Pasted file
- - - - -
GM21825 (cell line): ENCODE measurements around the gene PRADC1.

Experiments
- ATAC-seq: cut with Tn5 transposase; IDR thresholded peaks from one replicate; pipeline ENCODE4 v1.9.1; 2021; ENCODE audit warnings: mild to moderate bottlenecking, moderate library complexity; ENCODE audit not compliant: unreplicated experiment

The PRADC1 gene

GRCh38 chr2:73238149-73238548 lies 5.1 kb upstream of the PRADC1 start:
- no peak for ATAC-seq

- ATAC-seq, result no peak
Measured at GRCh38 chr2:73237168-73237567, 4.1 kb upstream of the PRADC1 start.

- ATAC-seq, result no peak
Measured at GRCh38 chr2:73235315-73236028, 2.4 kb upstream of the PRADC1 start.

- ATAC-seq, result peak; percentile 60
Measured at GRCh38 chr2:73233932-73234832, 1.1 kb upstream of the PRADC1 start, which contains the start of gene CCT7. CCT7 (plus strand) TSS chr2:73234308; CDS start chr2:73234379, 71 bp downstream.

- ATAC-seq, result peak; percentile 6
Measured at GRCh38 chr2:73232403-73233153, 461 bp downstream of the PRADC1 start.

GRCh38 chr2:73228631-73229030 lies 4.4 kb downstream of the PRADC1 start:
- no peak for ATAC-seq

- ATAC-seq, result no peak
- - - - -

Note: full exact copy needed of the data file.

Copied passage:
GM21825 (cell line): ENCODE measurements around the gene PRADC1.

Experiments
- ATAC-seq: cut with Tn5 transposase; IDR thresholded peaks from one replicate; pipeline ENCODE4 v1.9.1; 2021; ENCODE audit warnings: mild to moderate bottlenecking, moderate library complexity; ENCODE audit not compliant: unreplicated experiment

The PRADC1 gene

GRCh38 chr2:73238149-73238548 lies 5.1 kb upstream of the PRADC1 start:
- no peak for ATAC-seq

- ATAC-seq, result no peak
Measured at GRCh38 chr2:73237168-73237567, 4.1 kb upstream of the PRADC1 start.

- ATAC-seq, result no peak
Measured at GRCh38 chr2:73235315-73236028, 2.4 kb upstream of the PRADC1 start.

- ATAC-seq, result peak; percentile 60
Measured at GRCh38 chr2:73233932-73234832, 1.1 kb upstream of the PRADC1 start, which contains the start of gene CCT7. CCT7 (plus strand) TSS chr2:73234308; CDS start chr2:73234379, 71 bp downstream.

- ATAC-seq, result peak; percentile 6
Measured at GRCh38 chr2:73232403-73233153, 461 bp downstream of the PRADC1 start.

GRCh38 chr2:73228631-73229030 lies 4.4 kb downstream of the PRADC1 start:
- no peak for ATAC-seq

- ATAC-seq, result no peak